Requirements for due diligence often help you identify the right type of due diligence solution for your business. A few questions you need to consider to find the right fit are:

  • Who are the stakeholders involved in the existing process?
  • Type of process- internal, external?
  • What level of competence is required from the stakeholders to conduct due diligence?
  • Collection process, formats and storage of existing data of the parties in the purview of this exercise.
  • Budget, the scope of process automation and target turnaround time.

Upon answering the above questions, the next step is to step up a due diligence process to Identify, screen, and minimise your risk exposure.


Risk Score-Based Due Diligence Process

The due diligence process typically involves several stages that may vary depending on your objective, industry, and your risk appetite. In a holistic sense, a typical due diligence process involves three major steps:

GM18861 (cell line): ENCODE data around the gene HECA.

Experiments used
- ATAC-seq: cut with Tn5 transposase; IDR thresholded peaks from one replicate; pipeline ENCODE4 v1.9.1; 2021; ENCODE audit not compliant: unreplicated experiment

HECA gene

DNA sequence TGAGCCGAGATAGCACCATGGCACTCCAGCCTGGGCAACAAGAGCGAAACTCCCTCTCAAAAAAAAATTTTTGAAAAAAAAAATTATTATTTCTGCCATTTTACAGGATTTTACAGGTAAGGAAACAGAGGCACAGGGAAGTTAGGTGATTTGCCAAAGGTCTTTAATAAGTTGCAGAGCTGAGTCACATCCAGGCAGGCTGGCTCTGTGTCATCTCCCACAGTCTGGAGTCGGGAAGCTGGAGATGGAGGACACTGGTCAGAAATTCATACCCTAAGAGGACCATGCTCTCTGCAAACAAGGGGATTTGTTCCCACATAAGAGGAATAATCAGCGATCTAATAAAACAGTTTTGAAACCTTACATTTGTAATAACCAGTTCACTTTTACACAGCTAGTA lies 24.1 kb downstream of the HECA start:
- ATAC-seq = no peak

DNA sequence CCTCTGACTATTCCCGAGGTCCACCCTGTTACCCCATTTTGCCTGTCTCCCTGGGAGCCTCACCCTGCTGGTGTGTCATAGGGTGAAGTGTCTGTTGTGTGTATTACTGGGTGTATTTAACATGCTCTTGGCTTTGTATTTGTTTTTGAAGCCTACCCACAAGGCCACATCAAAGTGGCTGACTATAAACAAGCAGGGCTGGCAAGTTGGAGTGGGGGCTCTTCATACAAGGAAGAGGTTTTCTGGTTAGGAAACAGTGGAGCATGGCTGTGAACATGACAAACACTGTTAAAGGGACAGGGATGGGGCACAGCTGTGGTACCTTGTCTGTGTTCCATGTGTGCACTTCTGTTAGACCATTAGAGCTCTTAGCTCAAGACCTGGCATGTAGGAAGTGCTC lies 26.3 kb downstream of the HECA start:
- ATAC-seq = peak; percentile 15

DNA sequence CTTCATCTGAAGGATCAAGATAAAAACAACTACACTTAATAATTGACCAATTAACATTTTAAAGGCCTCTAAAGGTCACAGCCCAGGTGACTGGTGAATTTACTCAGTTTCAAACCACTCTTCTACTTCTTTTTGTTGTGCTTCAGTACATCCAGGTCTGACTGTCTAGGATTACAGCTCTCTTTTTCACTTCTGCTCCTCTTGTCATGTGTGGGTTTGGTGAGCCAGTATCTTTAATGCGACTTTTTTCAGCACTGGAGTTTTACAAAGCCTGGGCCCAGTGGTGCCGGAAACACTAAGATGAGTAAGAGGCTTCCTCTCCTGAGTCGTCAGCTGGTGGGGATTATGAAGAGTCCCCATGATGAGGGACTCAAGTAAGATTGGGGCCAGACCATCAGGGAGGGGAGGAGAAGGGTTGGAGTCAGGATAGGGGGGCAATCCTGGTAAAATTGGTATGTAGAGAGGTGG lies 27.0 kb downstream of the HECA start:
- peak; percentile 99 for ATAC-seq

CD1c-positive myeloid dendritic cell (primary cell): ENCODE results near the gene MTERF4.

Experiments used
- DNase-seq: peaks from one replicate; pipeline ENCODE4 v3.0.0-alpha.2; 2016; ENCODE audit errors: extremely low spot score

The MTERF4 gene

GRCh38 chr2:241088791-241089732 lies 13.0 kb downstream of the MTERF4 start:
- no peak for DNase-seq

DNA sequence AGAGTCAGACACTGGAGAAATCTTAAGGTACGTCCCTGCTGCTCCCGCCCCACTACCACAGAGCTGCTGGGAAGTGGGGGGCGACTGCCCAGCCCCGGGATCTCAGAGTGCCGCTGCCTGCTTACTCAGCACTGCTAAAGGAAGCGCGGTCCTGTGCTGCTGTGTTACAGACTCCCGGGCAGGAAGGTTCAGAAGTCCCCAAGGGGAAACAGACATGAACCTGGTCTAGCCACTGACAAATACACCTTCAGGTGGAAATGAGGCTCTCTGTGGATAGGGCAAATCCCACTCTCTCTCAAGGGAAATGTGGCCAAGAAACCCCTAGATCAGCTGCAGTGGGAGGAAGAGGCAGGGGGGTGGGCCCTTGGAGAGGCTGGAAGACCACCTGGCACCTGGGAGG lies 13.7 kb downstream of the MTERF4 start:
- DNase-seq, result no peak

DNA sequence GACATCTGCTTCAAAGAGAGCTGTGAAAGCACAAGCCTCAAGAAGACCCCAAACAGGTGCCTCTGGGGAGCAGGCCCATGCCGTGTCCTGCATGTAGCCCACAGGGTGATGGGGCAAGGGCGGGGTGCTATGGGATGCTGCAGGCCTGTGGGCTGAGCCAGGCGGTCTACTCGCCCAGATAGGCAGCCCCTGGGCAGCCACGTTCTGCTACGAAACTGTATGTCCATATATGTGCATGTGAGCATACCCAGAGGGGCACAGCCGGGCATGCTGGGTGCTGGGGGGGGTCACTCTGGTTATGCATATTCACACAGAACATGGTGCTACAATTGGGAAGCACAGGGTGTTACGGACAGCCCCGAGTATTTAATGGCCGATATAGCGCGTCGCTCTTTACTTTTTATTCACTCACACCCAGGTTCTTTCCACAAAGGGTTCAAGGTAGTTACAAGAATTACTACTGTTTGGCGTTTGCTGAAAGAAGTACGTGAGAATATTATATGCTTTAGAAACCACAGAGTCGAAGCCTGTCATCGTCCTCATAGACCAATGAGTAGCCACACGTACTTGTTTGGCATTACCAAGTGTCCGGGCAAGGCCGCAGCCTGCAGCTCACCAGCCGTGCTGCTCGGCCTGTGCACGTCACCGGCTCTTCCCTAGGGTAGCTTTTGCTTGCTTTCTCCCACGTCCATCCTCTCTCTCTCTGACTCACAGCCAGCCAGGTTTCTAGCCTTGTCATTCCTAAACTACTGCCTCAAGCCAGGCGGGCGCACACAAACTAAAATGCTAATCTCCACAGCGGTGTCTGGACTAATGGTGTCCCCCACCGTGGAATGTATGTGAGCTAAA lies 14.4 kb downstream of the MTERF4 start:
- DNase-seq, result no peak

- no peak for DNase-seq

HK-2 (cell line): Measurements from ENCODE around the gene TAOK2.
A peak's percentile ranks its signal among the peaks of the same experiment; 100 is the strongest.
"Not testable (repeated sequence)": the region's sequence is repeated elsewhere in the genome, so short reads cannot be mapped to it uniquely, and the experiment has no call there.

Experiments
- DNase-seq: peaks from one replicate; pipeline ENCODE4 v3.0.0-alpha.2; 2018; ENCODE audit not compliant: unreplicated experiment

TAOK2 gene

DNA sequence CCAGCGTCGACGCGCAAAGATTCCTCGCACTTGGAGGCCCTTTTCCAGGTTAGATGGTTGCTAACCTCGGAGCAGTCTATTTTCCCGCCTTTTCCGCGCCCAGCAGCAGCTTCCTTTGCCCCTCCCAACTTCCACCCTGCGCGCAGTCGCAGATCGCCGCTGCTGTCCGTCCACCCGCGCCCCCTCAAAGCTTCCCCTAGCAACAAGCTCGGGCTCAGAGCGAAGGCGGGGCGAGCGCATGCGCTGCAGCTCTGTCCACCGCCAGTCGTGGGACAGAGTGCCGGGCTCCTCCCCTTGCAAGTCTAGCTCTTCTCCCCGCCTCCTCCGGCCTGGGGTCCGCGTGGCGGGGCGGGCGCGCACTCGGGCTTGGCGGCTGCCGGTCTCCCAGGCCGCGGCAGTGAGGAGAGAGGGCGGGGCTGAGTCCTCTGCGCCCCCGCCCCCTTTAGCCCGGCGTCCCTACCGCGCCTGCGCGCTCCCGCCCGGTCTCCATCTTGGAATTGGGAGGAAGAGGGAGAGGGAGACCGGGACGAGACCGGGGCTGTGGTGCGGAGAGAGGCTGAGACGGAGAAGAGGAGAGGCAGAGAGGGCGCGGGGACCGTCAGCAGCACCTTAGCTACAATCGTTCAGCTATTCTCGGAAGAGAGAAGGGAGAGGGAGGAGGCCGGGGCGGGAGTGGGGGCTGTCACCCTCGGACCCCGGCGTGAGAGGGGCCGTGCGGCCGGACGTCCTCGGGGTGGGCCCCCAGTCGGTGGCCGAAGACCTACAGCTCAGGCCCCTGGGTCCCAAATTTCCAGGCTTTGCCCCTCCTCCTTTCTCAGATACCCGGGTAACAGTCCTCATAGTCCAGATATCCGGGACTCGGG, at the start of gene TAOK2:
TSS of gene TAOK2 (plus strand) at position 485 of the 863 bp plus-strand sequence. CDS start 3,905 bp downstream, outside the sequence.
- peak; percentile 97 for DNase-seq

Risk Score based due diligence


The first step involves identifying the gaps and factoring their risk exposure

  1. People & Process: involves working closely with the business owners and identifying the gaps in existing processes to map the level of risk involved  
  2. Information Collection: involves what information needs to be collected. and from where will the information come?
    1. For businesses, the information required includes MCA registration, proof of address, compliance reports, shareholders, beneficiaries, stakeholding structure, and their political affiliations
    2. For individuals, the information required includes proof of identity, proof of address, financials, and political affiliations


The second step is to assess the level of risk exposure based on the information collected